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UNICEF Concerned About Needs of Caucasus Children - 2004-01-29

U.N. Children's Fund officials responsible for Armenia, Azerbaijan, and Georgia are attending a special meeting in Geneva to review assistance programs for the region. The UNICEF officials say children, in particular, will remain in need for years to come after a decade of armed conflict and deteriorating social services, and amid continuing poverty.

The UNICEF officials say the needs of Georgia, Armenia, and Azerbaijan are too great for it to handle alone.

The officials, who are stationed in the three countries, came to Geneva to work with representatives from other agencies to set the humanitarian agenda for the Caucuses for the next five years. They say they are already working closely with the U.S. Agency for International Development and similar agencies of the European Union.

The officials say they are fighting an uphill battle. They note that poverty in the Caucuses is very severe, with at least half the people in the three countries living on less than two dollars a day, and they say this is taking a terrible toll on the children.

The UNICEF representative in Azerbaijan, Akif Saatcioglu, says the country has the image of being oil-rich. But, he says the reality is quite different. Mr. Saatcioglu says infant mortality is high, life expectancy is declining, and many of the country's three million children are so malnourished that their growth has been stunted.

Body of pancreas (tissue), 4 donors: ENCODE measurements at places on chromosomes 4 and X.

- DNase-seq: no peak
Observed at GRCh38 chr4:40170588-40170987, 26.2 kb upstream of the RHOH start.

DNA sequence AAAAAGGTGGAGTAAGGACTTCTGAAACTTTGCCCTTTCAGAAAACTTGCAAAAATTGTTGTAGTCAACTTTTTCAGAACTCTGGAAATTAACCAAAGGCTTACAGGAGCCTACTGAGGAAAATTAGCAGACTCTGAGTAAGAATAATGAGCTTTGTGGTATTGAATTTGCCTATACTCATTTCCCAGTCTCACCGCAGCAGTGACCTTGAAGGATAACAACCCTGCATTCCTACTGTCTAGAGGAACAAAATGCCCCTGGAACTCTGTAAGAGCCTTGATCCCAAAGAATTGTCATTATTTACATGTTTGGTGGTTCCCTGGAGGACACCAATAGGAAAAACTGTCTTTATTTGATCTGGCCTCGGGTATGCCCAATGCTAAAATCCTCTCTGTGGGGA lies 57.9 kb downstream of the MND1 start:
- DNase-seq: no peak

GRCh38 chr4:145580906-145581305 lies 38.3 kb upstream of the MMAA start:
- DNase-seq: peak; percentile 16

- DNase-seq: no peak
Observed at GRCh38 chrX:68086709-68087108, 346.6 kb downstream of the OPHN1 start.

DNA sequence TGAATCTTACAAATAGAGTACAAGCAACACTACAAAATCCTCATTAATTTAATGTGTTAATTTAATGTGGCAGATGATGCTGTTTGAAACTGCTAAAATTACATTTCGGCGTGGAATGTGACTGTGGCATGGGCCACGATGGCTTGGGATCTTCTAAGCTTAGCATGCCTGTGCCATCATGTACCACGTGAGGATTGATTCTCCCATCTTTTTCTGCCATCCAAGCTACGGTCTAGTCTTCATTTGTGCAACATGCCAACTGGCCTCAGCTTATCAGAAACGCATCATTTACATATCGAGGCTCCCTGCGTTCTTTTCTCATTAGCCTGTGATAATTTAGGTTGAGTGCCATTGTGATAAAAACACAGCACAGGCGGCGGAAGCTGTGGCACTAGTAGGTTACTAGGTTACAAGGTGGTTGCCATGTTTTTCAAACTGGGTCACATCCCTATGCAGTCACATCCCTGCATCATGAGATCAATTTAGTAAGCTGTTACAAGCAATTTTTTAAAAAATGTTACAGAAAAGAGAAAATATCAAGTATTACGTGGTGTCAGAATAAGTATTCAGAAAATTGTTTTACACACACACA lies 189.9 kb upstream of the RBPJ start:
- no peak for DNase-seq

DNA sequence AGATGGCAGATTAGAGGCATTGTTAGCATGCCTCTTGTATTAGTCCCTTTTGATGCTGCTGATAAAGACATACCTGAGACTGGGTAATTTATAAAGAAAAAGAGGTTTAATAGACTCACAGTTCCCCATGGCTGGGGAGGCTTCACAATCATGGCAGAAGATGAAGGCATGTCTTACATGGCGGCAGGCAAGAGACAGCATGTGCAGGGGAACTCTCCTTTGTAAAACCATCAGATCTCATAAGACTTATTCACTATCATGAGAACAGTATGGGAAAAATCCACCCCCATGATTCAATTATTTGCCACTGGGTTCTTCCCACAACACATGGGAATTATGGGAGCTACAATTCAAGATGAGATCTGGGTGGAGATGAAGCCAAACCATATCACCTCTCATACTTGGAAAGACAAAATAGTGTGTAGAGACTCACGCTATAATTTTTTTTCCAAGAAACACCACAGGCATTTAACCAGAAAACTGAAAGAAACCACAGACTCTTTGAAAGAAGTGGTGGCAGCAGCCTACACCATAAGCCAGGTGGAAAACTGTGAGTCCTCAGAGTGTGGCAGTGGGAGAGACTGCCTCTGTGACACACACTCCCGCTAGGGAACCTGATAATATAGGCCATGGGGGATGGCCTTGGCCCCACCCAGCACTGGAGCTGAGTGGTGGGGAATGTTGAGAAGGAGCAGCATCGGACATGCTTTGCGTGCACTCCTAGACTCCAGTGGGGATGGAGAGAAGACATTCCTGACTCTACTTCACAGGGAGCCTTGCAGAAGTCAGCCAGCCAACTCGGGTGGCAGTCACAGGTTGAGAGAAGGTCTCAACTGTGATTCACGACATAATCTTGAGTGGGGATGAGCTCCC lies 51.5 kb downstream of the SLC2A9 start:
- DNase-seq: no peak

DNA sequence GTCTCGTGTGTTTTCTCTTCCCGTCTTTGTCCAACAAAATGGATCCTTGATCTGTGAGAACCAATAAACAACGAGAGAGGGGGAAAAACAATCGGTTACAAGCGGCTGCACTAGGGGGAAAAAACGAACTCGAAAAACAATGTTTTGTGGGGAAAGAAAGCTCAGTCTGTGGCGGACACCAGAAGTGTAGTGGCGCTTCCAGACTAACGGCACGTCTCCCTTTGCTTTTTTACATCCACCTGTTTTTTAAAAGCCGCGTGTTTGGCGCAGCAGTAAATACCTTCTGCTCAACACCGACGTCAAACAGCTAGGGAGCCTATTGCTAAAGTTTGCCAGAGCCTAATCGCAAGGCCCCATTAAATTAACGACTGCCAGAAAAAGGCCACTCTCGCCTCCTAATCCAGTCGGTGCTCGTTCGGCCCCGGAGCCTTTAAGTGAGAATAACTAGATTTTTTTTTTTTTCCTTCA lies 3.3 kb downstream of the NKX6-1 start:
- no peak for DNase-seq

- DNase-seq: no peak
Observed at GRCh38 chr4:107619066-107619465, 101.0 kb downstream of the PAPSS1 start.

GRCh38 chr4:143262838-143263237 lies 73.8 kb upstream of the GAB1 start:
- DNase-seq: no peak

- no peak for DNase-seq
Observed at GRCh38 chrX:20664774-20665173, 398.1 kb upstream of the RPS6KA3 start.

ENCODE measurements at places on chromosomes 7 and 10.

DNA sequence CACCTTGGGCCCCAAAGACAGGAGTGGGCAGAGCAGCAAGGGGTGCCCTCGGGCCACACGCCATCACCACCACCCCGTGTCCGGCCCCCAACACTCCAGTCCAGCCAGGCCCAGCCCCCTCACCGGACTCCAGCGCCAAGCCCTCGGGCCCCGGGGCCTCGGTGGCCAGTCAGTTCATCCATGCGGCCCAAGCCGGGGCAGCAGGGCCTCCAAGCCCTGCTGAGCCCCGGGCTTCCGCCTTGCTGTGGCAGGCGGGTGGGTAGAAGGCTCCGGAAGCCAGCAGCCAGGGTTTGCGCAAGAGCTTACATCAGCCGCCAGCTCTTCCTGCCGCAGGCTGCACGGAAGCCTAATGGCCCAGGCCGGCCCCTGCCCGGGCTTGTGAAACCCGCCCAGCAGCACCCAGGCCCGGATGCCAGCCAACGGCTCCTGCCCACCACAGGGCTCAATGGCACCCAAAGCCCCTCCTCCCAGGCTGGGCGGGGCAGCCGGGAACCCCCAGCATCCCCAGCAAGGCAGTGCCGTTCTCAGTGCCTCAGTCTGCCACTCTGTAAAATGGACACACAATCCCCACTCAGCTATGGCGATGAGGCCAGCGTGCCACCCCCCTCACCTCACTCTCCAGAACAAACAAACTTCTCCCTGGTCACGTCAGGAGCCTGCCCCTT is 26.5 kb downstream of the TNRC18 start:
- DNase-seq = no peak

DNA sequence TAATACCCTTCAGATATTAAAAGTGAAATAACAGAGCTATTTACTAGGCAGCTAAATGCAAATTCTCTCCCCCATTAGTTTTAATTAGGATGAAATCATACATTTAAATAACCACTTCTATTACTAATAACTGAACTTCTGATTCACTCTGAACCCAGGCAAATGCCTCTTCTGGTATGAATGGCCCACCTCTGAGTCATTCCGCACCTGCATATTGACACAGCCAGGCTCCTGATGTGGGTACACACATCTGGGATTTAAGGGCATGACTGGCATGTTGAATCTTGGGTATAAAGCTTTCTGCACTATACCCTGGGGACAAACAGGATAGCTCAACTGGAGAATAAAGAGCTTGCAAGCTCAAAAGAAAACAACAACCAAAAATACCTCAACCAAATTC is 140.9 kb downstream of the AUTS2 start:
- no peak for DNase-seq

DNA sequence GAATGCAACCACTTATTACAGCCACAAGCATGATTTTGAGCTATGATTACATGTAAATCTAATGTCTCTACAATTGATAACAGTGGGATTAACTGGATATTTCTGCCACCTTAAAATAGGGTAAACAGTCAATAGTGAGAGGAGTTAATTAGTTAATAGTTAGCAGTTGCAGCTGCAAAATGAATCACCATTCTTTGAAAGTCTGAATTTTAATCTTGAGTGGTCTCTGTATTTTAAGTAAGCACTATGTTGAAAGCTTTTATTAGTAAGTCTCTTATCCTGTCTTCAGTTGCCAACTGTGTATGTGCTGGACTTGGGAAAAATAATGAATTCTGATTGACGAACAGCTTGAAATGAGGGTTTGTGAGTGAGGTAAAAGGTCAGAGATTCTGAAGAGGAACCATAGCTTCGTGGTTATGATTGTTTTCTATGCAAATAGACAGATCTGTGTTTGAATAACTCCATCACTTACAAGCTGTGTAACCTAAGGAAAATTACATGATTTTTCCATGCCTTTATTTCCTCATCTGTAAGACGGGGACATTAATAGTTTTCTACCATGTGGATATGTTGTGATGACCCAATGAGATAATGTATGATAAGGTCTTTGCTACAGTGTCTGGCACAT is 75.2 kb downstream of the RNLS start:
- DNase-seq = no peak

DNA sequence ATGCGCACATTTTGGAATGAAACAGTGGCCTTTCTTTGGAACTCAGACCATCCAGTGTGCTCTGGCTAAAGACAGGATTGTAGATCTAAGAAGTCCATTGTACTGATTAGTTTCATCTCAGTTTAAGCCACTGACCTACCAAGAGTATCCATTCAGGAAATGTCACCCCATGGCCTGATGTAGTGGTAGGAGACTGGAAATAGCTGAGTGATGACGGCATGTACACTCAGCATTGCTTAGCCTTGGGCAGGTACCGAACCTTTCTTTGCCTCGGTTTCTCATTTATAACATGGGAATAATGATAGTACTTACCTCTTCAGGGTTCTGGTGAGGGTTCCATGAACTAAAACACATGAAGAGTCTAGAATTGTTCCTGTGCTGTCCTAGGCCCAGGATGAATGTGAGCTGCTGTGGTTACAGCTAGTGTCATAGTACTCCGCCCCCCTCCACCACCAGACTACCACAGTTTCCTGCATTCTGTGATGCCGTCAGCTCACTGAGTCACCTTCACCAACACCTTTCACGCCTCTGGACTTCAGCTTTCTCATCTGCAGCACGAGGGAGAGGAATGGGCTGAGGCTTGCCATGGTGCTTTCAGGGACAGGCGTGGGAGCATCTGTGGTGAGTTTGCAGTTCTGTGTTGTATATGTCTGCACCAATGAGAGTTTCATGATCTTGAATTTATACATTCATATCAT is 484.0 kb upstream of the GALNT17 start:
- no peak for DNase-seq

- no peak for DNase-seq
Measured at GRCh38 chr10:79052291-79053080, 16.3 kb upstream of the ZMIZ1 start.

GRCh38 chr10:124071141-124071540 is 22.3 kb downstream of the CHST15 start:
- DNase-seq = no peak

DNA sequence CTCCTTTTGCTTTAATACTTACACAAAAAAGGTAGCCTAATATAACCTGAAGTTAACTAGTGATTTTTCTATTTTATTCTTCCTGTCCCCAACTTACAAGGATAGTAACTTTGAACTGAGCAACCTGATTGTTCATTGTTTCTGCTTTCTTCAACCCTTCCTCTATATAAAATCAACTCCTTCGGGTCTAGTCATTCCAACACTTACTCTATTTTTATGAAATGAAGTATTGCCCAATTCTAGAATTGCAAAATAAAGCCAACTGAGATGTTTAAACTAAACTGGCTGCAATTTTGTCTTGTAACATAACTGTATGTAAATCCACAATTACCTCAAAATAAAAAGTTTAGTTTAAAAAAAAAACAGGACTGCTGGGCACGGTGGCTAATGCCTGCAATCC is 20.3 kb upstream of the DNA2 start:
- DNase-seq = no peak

And he says the conditions contribute to another problem.

"HIV/AIDS is another problem," he explained. "It is a kind of hidden problem because the number of cases are low, while the mode of transmission is intravenous drug users. But, so is the awareness on HIV/AIDS."

Mr. Saatcioglu warns Azerbaijan could be facing an AIDS epidemic in coming years if it does not take preventive measures now.

UNICEF Representative in Georgia, Ould Cheikh Ahmed Ismail, says the recent political changes in the country have created high expectations of a better life ahead. But, he says the problems facing the new government will be difficult to overcome.

"The investment in education and health is one of the lowest in the whole CIS [Commonwealth of Independent States] region in Eastern Europe and Central Europe in the sense that for education it is only 2.3 percent and for health it is 1.3 percent," he said. "And, if we know that it is clearly documented that there has been a lot of mismanagement and corruption in the country, even part of this budget is not reaching also the people who need it."

UNICEF says an increasing number of children are being put into state-run institutions in Georgia, but very few of them are orphans. It says they are placed there by parents who are too poor to care for them. UNICEF says many of the children become victims of psychological, verbal and physical abuse at the hands of staff members who are badly trained and who treat the children like criminals.